Medulloblastoma (MB) is a cancer of the cerebellum – it is most common in children, but can also arise in adulthood. A subset of human MBs is driven by Hedgehog (Hh)/Gli signaling, and several mouse models with increased Hh signaling develop MB. Image on right shows a brain of a mouse mutant that has ectopically activated Hh signaling. A large tumor marked with green fluorescent protein has grown on the left side of the cerebellum (Oliver et al., 2005). The cells that give rise to Hh-dependent MBs appear to be the highly proliferative cerebellar granule cell progenitors.
We wanted to identify novel genes that contribute to MB pathogenesis. To that end, we studied the transcriptome of granule cell progenitors cultured in the presence of Hh. We found that some genes were upregulated both in Hh-treated progenitor cells and in mouse MB models, but were not upregulated in human Hh-driven MB samples. This finding called into question the utility of mouse models in the study of human MB. Image on left shows correlation in expression percentile ranks between genes from Hh-induced granule cell progenitors and mouse medulloblastoma samples (blue) and Hh-induced granule cell progenitors and human medulloblastoma samples (red). While blue dots are enriched on the diagonal, as expected, red dots are not. The reasons for this discrepancy are currently unknown.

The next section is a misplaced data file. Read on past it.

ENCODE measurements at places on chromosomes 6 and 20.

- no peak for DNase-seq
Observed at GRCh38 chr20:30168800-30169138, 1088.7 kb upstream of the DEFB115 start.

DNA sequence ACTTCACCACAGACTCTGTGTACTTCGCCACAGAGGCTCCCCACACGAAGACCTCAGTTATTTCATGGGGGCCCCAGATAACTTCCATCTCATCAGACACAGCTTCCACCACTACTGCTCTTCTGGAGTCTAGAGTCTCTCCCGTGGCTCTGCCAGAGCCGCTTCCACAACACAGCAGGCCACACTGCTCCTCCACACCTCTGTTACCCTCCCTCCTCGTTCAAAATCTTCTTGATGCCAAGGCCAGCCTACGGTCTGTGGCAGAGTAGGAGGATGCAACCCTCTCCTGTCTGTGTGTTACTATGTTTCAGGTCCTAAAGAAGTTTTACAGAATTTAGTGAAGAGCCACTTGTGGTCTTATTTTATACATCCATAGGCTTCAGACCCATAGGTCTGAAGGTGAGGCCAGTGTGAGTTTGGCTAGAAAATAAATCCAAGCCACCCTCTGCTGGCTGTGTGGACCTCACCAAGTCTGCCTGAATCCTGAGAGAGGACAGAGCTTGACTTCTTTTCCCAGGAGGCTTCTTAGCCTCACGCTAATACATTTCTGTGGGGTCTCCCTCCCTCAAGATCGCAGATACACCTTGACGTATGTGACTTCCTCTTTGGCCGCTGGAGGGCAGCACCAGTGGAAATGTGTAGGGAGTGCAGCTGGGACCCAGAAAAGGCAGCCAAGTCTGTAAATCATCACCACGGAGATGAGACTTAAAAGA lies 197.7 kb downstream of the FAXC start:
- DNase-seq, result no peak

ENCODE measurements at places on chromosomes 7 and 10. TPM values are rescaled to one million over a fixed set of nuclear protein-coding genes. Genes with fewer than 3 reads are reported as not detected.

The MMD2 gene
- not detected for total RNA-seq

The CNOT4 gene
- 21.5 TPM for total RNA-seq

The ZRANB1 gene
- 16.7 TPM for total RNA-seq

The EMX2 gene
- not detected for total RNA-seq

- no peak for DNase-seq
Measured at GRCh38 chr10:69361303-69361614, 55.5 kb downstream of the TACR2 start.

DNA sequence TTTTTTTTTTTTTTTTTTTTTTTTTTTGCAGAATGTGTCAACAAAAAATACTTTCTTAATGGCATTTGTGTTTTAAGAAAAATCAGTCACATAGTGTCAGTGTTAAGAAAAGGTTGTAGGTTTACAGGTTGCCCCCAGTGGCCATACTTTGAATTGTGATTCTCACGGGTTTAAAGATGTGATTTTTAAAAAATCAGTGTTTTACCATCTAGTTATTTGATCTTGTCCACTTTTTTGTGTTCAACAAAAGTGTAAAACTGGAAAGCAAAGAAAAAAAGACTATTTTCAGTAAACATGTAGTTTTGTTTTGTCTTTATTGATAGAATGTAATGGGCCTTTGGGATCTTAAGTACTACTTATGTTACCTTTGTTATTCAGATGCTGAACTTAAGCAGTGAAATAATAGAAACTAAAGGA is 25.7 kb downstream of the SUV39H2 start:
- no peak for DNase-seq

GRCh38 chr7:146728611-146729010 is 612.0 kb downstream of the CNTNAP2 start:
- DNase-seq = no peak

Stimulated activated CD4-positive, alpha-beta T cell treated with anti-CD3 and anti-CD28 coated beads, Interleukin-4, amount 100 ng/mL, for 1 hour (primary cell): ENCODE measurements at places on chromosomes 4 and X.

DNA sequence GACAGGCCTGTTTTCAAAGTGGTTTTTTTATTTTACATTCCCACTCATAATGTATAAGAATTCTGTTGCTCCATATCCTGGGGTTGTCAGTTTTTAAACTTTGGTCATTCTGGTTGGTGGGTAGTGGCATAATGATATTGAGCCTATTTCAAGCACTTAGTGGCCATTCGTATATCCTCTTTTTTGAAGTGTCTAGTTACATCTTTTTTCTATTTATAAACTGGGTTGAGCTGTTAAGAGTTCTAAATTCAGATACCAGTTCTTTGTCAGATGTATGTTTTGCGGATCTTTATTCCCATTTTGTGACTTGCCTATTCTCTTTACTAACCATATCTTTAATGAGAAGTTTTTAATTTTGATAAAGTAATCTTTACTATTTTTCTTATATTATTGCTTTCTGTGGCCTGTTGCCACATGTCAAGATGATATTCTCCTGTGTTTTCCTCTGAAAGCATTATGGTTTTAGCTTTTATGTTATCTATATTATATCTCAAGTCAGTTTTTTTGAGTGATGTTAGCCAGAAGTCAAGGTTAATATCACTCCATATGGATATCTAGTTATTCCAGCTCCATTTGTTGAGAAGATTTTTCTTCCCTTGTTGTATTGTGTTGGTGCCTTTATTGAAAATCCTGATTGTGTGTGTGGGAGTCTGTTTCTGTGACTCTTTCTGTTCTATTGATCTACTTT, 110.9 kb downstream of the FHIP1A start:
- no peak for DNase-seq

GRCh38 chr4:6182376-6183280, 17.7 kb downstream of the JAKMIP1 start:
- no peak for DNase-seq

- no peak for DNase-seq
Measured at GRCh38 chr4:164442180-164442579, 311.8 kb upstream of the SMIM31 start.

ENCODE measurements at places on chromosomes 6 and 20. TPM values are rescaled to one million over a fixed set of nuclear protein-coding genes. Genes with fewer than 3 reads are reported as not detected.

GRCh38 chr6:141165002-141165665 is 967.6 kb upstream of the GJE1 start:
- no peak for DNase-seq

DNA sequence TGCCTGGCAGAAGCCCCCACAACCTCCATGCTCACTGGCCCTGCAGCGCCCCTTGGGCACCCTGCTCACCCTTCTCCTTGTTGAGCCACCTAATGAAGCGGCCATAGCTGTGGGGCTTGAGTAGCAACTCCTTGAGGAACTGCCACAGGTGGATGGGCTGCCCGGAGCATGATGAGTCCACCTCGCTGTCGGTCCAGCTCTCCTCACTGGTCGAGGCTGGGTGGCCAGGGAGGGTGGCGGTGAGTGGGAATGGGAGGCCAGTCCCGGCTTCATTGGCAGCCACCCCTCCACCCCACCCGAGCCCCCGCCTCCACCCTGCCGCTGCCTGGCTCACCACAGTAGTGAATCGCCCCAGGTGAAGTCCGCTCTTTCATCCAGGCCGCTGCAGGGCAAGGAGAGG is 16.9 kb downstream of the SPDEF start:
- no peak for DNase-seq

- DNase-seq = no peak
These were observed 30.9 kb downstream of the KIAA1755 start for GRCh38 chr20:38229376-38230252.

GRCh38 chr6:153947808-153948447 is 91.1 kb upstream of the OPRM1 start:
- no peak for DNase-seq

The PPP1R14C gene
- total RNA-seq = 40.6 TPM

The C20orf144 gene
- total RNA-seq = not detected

Questions that we are trying to resolve:
Why are the transcriptional profiles of Hh-driven cancer so different between mouse and human?
How can we identify individual genes or gene expression patterns that are regulated by the Hh and other oncogenic pathways in a conserved way?
What genes are the core effectors of Hh signaling in human cancer or can be used as reliable disease biomarkers?